In order to be successful, someone who is subject to rules must know to what rules he is subject.
It is surprising the number of offenders that simply do not know the rules with which they are required to comply. This is especially dangerous not only for the offender, but to each potential victim, and for the community as a whole. It only makes sense that offenders who know their rules are less likely to violate the terms of their supervision.
Educating yourself about the terms and conditions of your supervision, and about how your treatment is conducted, will help you protect yourself and be successful. In fact, one treatment provider even claims they "expect and encourage you to obtain knowledge of the procedures, goals, and possible side effects of psychotherapy."† Isn't it clear that it's in your best interest to know what's going on?
† Clinical Associates, P.A. website
Documents available for download from this page:
John Doe vs. Kansas Bureau of Investigation (Case No. 12-C-168)(On July 15, 2013, a Shawnee County, KS district court judge ruled the Kansas Offender Registration Act violates the ex post facto clause of the United States Constitution. The district court's finding that the act is unconstitutional is being appealed to the Kansas Supreme Court by the state's Attorney General.)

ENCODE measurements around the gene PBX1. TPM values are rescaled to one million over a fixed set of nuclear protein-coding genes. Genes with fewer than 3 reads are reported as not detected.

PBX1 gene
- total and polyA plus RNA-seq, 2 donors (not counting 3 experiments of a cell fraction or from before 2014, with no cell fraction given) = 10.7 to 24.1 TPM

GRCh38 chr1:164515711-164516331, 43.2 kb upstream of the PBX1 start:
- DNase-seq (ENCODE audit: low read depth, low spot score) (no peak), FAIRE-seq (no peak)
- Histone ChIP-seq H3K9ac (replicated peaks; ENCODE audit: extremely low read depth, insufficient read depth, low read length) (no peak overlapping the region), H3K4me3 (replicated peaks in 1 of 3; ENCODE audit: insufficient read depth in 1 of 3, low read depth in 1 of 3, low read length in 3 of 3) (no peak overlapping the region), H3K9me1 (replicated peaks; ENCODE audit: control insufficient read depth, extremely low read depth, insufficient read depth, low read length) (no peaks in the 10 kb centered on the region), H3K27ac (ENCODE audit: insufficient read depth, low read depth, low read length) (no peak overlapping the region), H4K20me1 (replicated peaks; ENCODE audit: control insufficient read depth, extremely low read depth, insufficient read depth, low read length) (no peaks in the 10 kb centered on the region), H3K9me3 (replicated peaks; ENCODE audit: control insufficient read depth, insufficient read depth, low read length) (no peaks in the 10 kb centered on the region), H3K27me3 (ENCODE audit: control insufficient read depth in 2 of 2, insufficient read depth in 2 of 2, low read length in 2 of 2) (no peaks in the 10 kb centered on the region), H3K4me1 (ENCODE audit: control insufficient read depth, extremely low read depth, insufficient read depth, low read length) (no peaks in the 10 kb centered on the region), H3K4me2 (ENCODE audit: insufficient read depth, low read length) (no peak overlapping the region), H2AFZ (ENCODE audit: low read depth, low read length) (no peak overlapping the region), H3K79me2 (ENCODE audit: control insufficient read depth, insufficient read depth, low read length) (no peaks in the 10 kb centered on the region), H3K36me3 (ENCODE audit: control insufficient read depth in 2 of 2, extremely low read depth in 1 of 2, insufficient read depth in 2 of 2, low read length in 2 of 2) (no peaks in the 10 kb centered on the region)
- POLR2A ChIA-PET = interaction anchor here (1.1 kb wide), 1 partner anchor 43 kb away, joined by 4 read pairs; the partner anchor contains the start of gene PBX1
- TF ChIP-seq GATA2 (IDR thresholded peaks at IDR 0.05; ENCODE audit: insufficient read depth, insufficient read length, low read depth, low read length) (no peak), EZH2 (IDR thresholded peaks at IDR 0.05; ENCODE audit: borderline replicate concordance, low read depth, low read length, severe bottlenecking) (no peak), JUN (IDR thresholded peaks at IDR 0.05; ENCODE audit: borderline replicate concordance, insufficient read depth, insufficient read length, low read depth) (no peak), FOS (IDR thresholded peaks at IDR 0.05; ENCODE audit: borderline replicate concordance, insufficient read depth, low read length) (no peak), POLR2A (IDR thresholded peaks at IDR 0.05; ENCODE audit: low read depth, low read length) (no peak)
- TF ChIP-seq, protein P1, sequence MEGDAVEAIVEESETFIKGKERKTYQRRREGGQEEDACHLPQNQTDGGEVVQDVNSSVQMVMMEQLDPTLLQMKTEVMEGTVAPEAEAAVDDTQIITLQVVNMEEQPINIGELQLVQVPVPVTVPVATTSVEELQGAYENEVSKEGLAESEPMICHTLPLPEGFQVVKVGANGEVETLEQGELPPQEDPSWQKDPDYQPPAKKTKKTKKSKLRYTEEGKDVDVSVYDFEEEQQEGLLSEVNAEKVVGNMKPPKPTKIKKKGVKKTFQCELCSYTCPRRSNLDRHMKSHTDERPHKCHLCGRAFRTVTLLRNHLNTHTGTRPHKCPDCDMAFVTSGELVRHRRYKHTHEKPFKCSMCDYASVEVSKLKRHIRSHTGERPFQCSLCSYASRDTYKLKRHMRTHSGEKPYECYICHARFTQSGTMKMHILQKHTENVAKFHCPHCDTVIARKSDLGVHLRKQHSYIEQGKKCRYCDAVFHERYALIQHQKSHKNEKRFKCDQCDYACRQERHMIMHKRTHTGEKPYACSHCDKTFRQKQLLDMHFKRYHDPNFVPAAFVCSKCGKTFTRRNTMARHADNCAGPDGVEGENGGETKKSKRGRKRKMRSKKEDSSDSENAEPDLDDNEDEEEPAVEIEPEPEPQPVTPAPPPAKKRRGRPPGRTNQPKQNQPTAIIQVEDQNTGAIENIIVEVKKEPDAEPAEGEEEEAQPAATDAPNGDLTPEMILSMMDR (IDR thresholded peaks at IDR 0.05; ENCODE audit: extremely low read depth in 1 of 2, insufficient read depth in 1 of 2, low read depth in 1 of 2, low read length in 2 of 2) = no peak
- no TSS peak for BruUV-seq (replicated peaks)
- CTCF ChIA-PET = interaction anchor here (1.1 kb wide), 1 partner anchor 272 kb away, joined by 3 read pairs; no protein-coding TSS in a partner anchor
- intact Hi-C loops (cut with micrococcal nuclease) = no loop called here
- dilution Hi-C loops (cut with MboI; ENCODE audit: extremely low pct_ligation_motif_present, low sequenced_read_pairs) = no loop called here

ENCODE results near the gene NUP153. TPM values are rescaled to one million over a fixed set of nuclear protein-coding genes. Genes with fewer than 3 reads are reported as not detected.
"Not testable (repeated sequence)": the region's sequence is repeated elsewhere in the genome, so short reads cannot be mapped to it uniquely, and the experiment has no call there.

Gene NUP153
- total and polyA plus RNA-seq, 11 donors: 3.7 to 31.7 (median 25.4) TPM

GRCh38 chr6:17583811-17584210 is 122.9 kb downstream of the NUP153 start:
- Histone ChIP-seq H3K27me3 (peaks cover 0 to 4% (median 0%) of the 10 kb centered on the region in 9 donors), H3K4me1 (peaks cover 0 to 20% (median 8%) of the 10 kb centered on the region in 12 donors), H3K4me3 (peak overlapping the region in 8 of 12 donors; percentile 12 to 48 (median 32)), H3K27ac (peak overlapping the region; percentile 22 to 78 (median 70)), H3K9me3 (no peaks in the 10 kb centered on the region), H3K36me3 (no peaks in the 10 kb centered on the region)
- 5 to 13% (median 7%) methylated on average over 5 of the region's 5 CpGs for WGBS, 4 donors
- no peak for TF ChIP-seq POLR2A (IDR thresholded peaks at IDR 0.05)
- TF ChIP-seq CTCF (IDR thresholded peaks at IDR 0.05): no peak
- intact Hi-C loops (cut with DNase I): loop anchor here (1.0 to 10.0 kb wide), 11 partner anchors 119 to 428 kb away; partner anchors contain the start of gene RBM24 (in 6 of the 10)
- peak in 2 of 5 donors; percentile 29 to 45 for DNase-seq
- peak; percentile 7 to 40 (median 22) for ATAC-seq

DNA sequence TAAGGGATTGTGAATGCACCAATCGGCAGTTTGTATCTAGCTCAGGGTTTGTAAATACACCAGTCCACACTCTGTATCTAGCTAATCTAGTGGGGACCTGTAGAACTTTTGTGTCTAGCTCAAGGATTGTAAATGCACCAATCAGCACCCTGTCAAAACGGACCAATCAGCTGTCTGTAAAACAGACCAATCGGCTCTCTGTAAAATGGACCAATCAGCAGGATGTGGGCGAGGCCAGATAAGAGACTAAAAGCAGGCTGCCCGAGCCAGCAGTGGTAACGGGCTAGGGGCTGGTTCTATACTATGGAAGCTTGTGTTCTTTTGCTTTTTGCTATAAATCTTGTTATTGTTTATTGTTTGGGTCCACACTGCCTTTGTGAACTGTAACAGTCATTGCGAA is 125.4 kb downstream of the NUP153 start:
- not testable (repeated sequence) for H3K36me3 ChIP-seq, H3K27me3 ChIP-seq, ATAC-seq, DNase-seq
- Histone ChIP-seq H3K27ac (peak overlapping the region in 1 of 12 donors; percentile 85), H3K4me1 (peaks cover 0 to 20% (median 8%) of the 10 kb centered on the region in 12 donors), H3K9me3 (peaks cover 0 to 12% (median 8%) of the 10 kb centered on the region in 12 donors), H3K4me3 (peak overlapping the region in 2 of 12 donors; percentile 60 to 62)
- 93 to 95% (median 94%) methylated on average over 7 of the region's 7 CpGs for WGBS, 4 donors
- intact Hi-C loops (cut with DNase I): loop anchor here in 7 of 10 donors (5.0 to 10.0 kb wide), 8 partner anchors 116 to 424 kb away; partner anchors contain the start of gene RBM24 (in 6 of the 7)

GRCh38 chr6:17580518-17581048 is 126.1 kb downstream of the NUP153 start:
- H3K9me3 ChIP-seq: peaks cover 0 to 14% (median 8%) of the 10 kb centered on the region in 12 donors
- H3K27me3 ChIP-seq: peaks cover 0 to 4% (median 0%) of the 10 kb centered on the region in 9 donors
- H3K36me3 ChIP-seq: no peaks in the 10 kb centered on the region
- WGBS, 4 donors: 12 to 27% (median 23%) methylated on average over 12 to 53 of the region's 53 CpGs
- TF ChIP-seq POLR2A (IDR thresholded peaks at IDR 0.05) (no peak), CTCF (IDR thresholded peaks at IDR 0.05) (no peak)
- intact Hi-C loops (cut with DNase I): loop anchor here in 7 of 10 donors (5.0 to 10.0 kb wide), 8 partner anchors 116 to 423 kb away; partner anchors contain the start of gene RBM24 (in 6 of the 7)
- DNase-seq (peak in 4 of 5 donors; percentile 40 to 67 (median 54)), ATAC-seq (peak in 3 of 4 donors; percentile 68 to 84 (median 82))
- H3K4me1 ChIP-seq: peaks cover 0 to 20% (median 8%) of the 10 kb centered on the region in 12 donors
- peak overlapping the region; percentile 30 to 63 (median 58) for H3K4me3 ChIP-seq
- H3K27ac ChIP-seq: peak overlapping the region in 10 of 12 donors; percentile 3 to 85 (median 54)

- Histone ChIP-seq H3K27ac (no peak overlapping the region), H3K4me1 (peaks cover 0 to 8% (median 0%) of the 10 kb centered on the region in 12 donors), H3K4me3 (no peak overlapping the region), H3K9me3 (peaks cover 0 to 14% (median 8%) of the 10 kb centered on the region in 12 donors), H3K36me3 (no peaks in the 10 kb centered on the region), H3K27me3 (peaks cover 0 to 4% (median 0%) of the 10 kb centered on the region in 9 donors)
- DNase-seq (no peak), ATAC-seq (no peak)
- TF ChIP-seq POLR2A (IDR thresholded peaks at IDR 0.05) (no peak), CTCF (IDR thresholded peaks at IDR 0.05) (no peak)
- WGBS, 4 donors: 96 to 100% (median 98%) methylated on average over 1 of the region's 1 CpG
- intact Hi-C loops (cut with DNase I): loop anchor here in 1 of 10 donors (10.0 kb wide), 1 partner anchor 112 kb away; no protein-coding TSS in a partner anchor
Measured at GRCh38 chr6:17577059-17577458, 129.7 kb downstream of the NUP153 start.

Kansas Sex Offender Registration Act Brochure (Kirk D. Thompson, Director, Kansas Bureau of Investigation & Derek Schmidt, Kansas Attorney General) (This brochure says it was "Updated July 16, 2013." This was the day after a state district court ruled the registration laws unconstitutional. Schmidt has said he will appeal the judge's decision. It would be interesting to note whether or not the information in this brochure is in accordance with that court decision.)
Court Syllabus: Kansas vs. Daniel ProctorThe Kansas Court of Appeals ruled the imposition of lifetime post-release supervision for a sex offender who committed a low-grade felony is unconstitutional. The court compared the recidivist statutes for sex offenders to the corresponding rules for murderers and found "even murderers are not treated so harshly." With that finding, the court concluded that the lifetime post-release supervision of a young Kansas man violated the Eighth Amendment's protection from cruel and unusual punishment.
Wayward Sons suggests keeping a copy of your judgement and sentence (from your judge) with you, as well as any current registration documents, if you are required to register as an offender. Having these documents could be in your best interest if you're ever in a situation you might need them.
The documents above are provided as a reference to the reader, subject to our Terms of Service. Legal questions should be directed to qualified counsel.